First, observations made using ultrafast ultrasound imaging on isolated organs or the whole abdomen will be examined and compared with simulation results. Then, the effect of the liver geometry on the injury predictions made by two human body models will be shown, highlighting the importance of geometrical parameters. Finally, the need to describe the human anatomical and postural variability will be discussed, and some of the current efforts to develop methodologies and tools to help with these will be summarized.
May 31, 2018: Prof. Mathias Brieu (Professor, École Centrale de Lille & Lille Mechanics Lab)
Title: Towards patient-specific treatment--Application to pelvic surgery
Every year, hundreds of thousands of knitted implants are used for surgical treatments (e.g., used in aortic, gastric, abdominal, pelvic, and plastic surgeries). Such implants are used to strengthen altered mechanical properties of pathological soft connective tissues, remodel anatomic shape or restore the function. In every case, the mechanical properties of the implant, once implanted, are expected to mimic the initial physiologic mechanical properties these tissues.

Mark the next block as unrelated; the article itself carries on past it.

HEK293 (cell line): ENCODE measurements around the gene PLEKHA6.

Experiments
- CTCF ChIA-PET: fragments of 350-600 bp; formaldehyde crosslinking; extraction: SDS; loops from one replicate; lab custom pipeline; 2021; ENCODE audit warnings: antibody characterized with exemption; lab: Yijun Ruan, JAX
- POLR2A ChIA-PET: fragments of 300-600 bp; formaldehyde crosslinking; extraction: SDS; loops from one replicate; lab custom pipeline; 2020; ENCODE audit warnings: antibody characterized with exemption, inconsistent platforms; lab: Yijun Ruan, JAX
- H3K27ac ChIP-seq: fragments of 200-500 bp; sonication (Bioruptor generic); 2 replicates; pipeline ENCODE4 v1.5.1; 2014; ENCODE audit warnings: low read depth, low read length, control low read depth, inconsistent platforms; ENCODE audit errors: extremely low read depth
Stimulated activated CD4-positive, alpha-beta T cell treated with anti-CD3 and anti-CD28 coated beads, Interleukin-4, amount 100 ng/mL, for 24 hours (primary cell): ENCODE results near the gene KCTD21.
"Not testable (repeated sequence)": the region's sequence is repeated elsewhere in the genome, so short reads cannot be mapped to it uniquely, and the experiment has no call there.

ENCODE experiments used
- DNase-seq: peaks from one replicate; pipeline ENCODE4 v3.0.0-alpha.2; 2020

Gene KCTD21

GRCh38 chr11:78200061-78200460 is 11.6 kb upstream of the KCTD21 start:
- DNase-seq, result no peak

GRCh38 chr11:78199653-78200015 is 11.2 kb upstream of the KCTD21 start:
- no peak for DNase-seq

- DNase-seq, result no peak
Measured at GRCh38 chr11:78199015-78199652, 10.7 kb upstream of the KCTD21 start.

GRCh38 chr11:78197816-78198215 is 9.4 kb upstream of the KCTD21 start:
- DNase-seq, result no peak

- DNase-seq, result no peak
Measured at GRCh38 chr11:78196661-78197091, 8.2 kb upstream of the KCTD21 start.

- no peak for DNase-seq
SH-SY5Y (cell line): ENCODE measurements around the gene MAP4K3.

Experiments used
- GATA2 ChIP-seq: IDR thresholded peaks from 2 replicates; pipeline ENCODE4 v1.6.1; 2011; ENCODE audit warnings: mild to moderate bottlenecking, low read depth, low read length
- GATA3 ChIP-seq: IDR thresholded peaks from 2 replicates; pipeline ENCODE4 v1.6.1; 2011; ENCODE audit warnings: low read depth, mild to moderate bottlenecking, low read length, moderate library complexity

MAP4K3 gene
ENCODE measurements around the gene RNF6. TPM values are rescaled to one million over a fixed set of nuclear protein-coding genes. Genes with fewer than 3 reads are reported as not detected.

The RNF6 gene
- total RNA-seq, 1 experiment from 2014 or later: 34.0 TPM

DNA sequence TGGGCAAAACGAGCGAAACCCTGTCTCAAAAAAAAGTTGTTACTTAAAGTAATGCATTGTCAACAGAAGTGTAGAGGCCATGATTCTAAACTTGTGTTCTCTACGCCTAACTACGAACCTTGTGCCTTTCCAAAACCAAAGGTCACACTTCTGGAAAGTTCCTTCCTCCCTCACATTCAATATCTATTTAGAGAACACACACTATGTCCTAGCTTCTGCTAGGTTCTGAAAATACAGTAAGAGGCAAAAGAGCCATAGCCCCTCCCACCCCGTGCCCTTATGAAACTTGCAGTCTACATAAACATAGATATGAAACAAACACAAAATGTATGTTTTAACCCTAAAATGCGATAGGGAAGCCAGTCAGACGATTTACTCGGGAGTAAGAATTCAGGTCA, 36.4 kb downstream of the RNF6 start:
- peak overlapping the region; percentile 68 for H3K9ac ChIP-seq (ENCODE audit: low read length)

Even though the success rate of knitted implants has been demonstrated to be much higher than autologous implants, the failure rate remains high. The high rate failure rate can be attributed to the generic development of implants and surgical techniques, rather than patient-specific approaches. To improve the success surgeons and patients now expect patient-specific surgical implants and treatments.
Today, the biomedical and computer sciences communities are working intensively on the use of numerical simulation to improve surgical treatment. Developments focus on both patient-specific simulation for evaluation and planning and real-time computation for guidance during surgical treatment. Patient-specific simulations are made possible by the emergence of medical image computation and analysis, nondestructive characterization of the mechanical properties of patient-specific soft tissue, and high-performance computation. Such developments seek to provide to surgeons with accurate tools to optimize their treatment for a specific patient.